Would the real Franklin Delano Roosevelt please stand up?
Posted on January 20, 2009
Would the real Franklin Delano Roosevelt please stand up? (1)
January 19th, 2009
I decided today to start keeping a log on my attempts to get to know President Franklin Roosevelt.
The greatest president ever. A hero for millions. Invoked by Hillary Clinton. And Mr Barry.
I ask myself why I want to keep a log. I think I kind of know why. Secret Guilt. Because I don’t want to be prejudiced, but I’m really increasingly disliking the fellow. And his heirs apparent. It would be nice if somebody would help me discover something lovable about FDR.
Hell, even likable would do.
My dislike really got going in late 2001 or so, when I first read “The New Dealers’ War ” by Thomas Fleming. I had already some suspicions before that. However, that book annoyed me intensely. I guess my frustrated former pacifism was coming out. To phrase my thoughts diplomatically, I guess my considered, balanced, erudite opinion was something along the lines of:
“What… a devious, two faced, underhanded slime ball. What kind of a rat would go against the overwhelmingly majority of the American people (70 to 90%, depending on the various Gallup polls) and conspire, connive, lie, and manipulate to further his end, namely to propel America in to World War 2? By trickery and distortions? And why? To deflect attention from his ruinously failing New Deal policies? To further his own ego? Because he had a Messianic complex? Or just for the love of chicanery? To win, to be the best, to tower above all around him? “
I calmed down a bit, and it seemed I should read some more. Maybe Fleming was just a snake potion huckster trying to sell his miserable flea bitten book. I should read the ‘other side’. I should explore further. So I read other books. However, “FDR’s Folly ” by Jim Powell, and “New Deal or Raw Deal ” by Burton Folsom intervened, and embittered me further.
(I have reviews on these books on www.Amazon.com)
I was more and more convinced FDR was the worst president ever in the history of the United States.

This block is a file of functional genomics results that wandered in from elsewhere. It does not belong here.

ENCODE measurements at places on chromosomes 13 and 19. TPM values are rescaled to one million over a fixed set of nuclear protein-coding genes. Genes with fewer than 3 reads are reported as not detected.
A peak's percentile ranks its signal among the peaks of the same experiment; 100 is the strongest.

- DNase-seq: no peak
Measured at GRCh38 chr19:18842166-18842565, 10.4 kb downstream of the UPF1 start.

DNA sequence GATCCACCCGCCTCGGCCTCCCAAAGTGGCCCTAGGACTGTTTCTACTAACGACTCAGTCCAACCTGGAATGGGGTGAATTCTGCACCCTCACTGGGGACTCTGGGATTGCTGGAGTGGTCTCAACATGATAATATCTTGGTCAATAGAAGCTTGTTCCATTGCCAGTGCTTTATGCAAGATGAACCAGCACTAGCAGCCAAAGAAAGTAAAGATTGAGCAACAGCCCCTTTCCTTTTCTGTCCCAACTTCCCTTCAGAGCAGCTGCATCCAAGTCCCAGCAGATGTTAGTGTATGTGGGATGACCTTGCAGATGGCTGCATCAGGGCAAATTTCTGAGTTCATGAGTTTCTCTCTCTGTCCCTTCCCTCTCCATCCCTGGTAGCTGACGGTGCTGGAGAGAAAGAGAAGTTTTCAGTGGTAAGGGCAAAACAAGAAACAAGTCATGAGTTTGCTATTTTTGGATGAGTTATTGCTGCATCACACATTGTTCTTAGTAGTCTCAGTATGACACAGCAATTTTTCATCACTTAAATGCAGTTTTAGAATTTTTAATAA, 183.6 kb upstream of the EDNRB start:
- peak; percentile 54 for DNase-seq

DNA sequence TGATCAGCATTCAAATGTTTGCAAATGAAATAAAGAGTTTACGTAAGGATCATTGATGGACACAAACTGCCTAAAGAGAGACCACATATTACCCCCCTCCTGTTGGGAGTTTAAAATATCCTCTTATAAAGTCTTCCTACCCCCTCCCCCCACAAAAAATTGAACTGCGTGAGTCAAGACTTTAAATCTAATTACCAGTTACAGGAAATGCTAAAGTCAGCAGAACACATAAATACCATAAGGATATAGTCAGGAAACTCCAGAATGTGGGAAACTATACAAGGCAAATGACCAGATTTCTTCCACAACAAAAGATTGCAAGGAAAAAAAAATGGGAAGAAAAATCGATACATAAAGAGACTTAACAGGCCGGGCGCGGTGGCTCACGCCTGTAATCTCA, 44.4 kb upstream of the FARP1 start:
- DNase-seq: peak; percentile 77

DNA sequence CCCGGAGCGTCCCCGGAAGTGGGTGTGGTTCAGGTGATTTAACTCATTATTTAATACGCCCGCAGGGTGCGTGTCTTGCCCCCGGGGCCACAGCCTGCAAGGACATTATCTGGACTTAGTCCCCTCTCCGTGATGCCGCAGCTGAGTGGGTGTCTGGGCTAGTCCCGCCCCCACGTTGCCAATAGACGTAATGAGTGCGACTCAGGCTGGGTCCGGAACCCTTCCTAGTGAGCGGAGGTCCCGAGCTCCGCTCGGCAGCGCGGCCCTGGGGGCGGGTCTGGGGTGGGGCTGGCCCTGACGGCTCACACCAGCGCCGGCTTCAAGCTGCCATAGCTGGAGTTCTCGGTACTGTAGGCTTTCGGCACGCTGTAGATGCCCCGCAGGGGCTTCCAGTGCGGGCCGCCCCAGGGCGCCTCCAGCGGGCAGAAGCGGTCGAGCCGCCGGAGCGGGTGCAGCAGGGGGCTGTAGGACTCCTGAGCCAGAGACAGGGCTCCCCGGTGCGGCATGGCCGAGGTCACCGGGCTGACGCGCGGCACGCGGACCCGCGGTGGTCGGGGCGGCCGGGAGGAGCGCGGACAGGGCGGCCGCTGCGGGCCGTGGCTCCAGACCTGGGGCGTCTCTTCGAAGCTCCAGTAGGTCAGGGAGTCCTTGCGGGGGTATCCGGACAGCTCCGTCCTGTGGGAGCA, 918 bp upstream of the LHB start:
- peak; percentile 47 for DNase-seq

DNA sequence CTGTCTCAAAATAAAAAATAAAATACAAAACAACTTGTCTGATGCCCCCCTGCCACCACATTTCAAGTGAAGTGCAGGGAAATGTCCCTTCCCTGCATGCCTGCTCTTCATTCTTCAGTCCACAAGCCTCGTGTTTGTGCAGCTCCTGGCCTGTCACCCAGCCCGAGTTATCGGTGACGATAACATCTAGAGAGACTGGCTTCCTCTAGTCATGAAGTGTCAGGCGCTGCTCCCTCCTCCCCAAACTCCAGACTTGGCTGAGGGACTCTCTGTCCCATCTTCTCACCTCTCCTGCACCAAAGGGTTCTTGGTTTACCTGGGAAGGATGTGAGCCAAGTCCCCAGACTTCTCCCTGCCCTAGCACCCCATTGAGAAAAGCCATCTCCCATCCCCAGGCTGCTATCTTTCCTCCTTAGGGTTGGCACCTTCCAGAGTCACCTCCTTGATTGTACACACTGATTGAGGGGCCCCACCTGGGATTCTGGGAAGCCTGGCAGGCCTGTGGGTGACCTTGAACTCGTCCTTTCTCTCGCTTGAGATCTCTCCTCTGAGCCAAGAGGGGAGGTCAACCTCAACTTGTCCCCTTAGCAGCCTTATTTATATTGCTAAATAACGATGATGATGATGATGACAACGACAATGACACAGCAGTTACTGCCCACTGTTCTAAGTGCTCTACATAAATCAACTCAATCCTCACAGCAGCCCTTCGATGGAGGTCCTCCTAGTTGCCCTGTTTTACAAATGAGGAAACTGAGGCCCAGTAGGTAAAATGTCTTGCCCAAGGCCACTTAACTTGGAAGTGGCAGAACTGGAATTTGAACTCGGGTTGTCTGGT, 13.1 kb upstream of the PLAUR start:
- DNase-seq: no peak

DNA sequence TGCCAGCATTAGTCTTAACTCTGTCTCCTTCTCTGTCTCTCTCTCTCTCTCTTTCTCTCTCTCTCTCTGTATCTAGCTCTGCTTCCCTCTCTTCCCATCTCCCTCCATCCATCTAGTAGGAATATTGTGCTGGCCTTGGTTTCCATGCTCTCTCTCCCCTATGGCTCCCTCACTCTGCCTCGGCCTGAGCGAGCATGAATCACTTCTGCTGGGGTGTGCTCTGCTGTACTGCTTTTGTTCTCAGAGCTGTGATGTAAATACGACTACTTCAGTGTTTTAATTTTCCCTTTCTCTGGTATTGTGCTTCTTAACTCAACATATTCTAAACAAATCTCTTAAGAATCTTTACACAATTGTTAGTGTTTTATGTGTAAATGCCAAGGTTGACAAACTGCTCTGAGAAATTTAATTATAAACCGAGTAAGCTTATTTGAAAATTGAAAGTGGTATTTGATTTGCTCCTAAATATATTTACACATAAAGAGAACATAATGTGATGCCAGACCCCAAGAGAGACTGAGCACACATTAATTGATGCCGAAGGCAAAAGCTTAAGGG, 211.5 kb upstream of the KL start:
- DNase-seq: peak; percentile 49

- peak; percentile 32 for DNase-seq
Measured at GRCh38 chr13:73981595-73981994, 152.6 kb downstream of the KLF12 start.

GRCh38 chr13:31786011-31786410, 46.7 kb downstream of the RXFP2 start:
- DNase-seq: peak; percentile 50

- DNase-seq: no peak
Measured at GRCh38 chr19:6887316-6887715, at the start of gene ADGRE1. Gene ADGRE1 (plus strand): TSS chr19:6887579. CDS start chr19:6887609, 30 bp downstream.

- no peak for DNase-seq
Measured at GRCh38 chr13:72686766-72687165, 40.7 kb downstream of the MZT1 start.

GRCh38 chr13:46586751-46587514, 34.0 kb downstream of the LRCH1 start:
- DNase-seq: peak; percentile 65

But wait, maybe I was being deceived. You can’t trust everything you read. Explore further, a voice said to me.
So, again on www.Amazon.com, I posted a reading request in the forum of “Great Depression “. I asked the question:
“What would be a balanced bibliography on FDR…….? ”
On FDR, I’ve recently read “New Deal or Raw Deal “, “FDR’s Folly “, “The New Dealers’ War “, and “Day of Deceit “. So far, I’m most unimpressed with the gentleman, but I’m willing to research further. What am I missing? To balance out my reading, what pro-FDR books should I read? I’m thinking of writing a novel as a sequence to my “Jeremy’s war ” which would feature the FDR era. Trying to get a balanced picture.
I received a kind reply from “Chimonsho “. Maybe he felt sorry for me. His post said:
Many recent books on FDR & the New Deal are the tail end of Bush-era reaction. They add some provocative insights but are usually considered rather ideological. For more objective views, the following have their own biases but are classics acknowledged by professional historians & educated public.
—JM Burns, Roosevelt (2 vols)–very impressive but written before many key sources were open
—Conrad Black, Franklin Delano Roosevelt–enormous; has more detail than any 1-vol work. By a conservative who nevertheless has a balanced view of FDR
—R Sherwood, Roosevelt & Hopkins–unsurpassed for its inside view. Re Hopkins, imagine if Karl Rove had been a social worker, & had a conscience
—E Larrabee, Commander In Chief–eloquent study of FDR at war, with good chapters on military leaders. Esp good on Marshall
—E Cray, General of the Army–best biog of George Marshall & a good lens for seeing FDR. “One of his finest & most consequential choices. ” [Larrabee]
SPIRIT OF THE AGE
—S Terkel, Hard Times—memorable oral history of Great Depression
—R McElvaine, The Great Depression–well-respected scholarly survey of GD
I was quite taken with that. Some guidance! Goodie. Now I could go forth a little less blinkered.
I wasn’t sure what “the tail end of bush-era reaction ” meant. But as I was obviously supposed to know, I didn’t want to admit my pathetic ignorance, so I didn’t ask.
A quick perusal of other people’s reviews on Chimonsho’s choices, seems to show these books are either pro FDR, or more neutral. That sounds like what I need to go and read. Hell, I might even be able to like the dude a bit. Millions of other people do. Some positively revere him. The Irish-American Catholics of his time hung his picture beside the Sacred Heart of Jesus. Heck, maybe they still do.
Yes, I should at least be able to like him a bit. Surely. My Irish mother, God rest the poor woman’s soul, would finally be proud of me.
To be sure.
Well, here’s hoping…
Last edited by Francis Meyrick on January 22, 2009, 4:32 am